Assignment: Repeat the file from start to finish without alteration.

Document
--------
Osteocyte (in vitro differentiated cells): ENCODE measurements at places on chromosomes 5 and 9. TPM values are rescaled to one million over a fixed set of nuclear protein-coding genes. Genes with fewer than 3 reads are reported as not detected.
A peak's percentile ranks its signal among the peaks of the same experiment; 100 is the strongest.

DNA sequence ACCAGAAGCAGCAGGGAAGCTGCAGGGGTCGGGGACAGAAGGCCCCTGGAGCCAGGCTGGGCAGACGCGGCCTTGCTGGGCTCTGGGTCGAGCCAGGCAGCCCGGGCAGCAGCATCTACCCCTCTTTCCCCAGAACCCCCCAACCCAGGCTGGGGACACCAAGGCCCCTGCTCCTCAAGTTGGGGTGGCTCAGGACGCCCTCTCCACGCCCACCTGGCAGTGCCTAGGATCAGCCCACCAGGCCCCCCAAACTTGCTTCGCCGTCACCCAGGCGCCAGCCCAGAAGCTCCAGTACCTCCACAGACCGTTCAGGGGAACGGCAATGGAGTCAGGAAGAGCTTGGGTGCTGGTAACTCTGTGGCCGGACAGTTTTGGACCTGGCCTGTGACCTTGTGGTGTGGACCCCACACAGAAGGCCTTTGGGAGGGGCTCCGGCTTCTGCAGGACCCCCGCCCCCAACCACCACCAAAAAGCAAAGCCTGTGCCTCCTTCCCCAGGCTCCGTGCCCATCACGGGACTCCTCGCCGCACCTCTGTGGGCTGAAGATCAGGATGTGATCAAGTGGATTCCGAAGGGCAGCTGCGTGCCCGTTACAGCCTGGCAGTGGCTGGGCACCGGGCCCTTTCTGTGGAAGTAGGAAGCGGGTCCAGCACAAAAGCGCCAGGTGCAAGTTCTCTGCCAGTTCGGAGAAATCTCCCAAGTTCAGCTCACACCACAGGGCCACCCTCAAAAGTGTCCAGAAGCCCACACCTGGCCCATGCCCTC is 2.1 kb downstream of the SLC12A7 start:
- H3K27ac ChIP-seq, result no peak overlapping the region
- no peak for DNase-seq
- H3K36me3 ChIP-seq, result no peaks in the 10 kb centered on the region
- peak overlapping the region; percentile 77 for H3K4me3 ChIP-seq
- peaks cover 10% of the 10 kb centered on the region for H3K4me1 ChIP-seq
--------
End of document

Osteocyte (in vitro differentiated cells): ENCODE measurements at places on chromosomes 5 and 9. TPM values are rescaled to one million over a fixed set of nuclear protein-coding genes. Genes with fewer than 3 reads are reported as not detected.
A peak's percentile ranks its signal among the peaks of the same experiment; 100 is the strongest.

DNA sequence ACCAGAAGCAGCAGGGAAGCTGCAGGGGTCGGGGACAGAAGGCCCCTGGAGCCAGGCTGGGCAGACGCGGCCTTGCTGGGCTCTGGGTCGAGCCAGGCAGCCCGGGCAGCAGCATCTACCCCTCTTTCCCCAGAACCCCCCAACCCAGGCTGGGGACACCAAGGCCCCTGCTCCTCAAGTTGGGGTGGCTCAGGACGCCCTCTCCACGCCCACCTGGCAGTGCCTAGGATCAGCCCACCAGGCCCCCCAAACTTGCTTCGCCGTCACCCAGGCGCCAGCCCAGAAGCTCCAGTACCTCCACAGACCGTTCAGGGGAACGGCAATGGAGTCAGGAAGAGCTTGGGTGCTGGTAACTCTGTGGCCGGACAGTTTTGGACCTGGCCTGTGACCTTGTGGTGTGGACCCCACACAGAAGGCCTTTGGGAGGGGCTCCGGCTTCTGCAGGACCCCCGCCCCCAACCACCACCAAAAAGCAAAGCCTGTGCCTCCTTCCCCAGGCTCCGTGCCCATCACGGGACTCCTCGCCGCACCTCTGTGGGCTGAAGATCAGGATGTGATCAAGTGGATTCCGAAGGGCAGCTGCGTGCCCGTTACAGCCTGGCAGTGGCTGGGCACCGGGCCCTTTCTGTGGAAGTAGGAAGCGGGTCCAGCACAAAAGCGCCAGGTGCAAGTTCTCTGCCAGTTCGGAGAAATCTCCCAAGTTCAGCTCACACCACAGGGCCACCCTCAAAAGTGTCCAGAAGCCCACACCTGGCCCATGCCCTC is 2.1 kb downstream of the SLC12A7 start:
- H3K27ac ChIP-seq, result no peak overlapping the region
- no peak for DNase-seq
- H3K36me3 ChIP-seq, result no peaks in the 10 kb centered on the region
- peak overlapping the region; percentile 77 for H3K4me3 ChIP-seq
- peaks cover 10% of the 10 kb centered on the region for H3K4me1 ChIP-seq